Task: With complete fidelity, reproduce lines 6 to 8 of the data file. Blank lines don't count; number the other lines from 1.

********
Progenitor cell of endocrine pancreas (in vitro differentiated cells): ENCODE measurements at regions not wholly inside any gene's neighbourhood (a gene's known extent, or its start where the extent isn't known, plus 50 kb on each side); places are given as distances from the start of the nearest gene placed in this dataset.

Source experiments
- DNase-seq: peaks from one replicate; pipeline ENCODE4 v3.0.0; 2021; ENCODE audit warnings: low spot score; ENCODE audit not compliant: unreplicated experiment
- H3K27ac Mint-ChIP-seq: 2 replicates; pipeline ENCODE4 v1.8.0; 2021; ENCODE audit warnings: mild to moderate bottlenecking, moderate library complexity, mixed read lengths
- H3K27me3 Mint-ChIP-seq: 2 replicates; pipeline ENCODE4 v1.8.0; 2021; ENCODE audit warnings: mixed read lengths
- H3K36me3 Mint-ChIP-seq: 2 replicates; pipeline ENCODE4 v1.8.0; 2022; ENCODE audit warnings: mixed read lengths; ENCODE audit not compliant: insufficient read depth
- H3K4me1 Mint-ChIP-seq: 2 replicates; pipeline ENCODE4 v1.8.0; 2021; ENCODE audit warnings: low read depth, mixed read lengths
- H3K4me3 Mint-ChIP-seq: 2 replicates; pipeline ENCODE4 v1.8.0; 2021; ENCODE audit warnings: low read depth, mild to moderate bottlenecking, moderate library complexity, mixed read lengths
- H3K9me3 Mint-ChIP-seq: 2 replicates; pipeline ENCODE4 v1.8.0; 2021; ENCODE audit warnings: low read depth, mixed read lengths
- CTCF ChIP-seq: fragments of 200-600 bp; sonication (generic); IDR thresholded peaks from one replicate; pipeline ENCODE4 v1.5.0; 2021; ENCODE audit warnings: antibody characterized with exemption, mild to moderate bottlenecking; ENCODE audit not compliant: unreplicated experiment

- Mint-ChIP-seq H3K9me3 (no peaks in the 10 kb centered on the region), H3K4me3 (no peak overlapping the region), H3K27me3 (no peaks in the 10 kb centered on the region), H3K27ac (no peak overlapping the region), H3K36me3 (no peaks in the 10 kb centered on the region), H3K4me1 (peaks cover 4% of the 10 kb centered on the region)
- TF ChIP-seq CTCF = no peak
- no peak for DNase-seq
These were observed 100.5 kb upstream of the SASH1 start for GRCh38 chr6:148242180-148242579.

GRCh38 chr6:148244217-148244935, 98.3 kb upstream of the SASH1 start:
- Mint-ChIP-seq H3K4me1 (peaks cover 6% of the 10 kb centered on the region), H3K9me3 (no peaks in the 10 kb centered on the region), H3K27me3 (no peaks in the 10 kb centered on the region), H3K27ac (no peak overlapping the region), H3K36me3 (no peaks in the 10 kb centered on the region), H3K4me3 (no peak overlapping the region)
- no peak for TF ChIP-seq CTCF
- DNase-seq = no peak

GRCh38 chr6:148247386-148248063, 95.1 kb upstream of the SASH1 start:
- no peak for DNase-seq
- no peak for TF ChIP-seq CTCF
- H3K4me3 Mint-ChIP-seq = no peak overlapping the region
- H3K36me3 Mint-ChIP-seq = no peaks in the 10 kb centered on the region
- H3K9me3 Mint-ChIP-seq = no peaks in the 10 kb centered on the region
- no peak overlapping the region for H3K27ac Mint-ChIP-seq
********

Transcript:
- H3K36me3 Mint-ChIP-seq: 2 replicates; pipeline ENCODE4 v1.8.0; 2022; ENCODE audit warnings: mixed read lengths; ENCODE audit not compliant: insufficient read depth
- H3K4me1 Mint-ChIP-seq: 2 replicates; pipeline ENCODE4 v1.8.0; 2021; ENCODE audit warnings: low read depth, mixed read lengths
- H3K4me3 Mint-ChIP-seq: 2 replicates; pipeline ENCODE4 v1.8.0; 2021; ENCODE audit warnings: low read depth, mild to moderate bottlenecking, moderate library complexity, mixed read lengths